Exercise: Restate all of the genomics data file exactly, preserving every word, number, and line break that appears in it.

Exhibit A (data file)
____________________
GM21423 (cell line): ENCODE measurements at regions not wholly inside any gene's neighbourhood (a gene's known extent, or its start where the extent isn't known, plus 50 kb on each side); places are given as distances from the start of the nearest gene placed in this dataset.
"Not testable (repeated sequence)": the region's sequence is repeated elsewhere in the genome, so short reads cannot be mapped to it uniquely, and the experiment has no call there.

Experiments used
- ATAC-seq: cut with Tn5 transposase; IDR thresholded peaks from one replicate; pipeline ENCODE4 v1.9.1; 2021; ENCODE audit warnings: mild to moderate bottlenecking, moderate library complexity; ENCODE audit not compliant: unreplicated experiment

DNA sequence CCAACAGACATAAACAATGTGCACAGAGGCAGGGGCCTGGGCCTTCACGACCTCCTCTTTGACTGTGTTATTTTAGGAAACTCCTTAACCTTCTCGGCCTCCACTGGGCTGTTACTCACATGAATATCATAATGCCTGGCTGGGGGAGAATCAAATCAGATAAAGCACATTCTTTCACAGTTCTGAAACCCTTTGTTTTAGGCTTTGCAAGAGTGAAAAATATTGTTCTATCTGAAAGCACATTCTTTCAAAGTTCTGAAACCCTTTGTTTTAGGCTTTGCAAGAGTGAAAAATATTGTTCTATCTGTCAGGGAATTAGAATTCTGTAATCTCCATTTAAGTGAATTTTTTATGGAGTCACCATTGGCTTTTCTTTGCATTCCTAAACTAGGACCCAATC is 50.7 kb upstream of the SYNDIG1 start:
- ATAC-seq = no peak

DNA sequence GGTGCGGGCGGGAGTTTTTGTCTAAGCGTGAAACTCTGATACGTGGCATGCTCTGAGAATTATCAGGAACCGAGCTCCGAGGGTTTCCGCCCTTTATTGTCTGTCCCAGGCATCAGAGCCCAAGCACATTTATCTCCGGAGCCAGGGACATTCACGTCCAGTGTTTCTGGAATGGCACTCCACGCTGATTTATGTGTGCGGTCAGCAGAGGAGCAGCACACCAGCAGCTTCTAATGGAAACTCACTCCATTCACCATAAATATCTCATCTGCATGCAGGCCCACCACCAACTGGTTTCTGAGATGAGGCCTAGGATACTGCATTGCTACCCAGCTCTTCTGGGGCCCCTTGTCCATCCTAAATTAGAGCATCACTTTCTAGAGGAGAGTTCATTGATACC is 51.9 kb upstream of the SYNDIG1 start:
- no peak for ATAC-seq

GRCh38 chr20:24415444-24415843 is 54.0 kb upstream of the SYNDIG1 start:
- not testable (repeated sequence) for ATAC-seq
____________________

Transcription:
GM21423 (cell line): ENCODE measurements at regions not wholly inside any gene's neighbourhood (a gene's known extent, or its start where the extent isn't known, plus 50 kb on each side); places are given as distances from the start of the nearest gene placed in this dataset.
"Not testable (repeated sequence)": the region's sequence is repeated elsewhere in the genome, so short reads cannot be mapped to it uniquely, and the experiment has no call there.

Experiments used
- ATAC-seq: cut with Tn5 transposase; IDR thresholded peaks from one replicate; pipeline ENCODE4 v1.9.1; 2021; ENCODE audit warnings: mild to moderate bottlenecking, moderate library complexity; ENCODE audit not compliant: unreplicated experiment

DNA sequence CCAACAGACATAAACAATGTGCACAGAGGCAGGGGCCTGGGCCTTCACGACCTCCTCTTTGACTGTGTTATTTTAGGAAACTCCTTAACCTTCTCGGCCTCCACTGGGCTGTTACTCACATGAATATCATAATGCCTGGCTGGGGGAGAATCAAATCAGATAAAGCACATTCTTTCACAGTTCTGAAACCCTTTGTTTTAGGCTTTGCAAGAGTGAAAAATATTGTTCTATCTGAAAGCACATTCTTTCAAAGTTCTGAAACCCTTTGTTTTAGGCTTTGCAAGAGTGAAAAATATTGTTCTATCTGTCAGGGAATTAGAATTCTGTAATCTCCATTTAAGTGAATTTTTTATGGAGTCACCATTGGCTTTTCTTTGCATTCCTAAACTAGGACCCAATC is 50.7 kb upstream of the SYNDIG1 start:
- ATAC-seq = no peak

DNA sequence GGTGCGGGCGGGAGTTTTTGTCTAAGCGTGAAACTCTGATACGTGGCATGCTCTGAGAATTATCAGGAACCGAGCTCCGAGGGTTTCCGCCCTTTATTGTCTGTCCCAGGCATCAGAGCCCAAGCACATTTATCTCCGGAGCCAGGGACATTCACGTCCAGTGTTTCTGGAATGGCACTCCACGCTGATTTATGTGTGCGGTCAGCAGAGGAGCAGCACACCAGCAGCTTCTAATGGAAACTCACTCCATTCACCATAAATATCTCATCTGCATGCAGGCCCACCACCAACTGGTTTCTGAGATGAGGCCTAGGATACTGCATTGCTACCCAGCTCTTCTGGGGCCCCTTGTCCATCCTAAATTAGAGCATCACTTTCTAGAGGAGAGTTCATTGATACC is 51.9 kb upstream of the SYNDIG1 start:
- no peak for ATAC-seq

GRCh38 chr20:24415444-24415843 is 54.0 kb upstream of the SYNDIG1 start:
- not testable (repeated sequence) for ATAC-seq